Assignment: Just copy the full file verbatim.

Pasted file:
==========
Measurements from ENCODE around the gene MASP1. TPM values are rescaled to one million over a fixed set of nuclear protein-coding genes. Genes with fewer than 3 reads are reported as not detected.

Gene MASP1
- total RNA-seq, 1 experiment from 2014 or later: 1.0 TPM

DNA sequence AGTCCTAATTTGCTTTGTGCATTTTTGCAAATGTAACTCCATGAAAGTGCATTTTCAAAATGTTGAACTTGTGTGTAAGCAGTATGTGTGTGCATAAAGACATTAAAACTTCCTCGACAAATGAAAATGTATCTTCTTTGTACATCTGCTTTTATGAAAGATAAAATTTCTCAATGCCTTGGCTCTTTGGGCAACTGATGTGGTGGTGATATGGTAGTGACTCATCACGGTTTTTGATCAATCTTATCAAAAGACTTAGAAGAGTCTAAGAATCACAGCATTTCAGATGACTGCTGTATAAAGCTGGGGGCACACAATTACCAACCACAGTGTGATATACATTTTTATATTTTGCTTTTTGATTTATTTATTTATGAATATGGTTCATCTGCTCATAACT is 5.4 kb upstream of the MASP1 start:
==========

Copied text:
Measurements from ENCODE around the gene MASP1. TPM values are rescaled to one million over a fixed set of nuclear protein-coding genes. Genes with fewer than 3 reads are reported as not detected.

Gene MASP1
- total RNA-seq, 1 experiment from 2014 or later: 1.0 TPM

DNA sequence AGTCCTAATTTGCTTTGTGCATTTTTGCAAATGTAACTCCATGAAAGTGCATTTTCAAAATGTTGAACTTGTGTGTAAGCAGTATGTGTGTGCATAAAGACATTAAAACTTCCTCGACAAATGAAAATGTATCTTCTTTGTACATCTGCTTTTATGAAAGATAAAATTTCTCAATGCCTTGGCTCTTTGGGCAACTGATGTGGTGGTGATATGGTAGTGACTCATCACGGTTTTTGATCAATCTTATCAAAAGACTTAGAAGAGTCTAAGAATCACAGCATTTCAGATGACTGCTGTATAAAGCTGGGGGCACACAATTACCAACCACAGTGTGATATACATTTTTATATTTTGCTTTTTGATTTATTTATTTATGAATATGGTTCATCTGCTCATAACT is 5.4 kb upstream of the MASP1 start: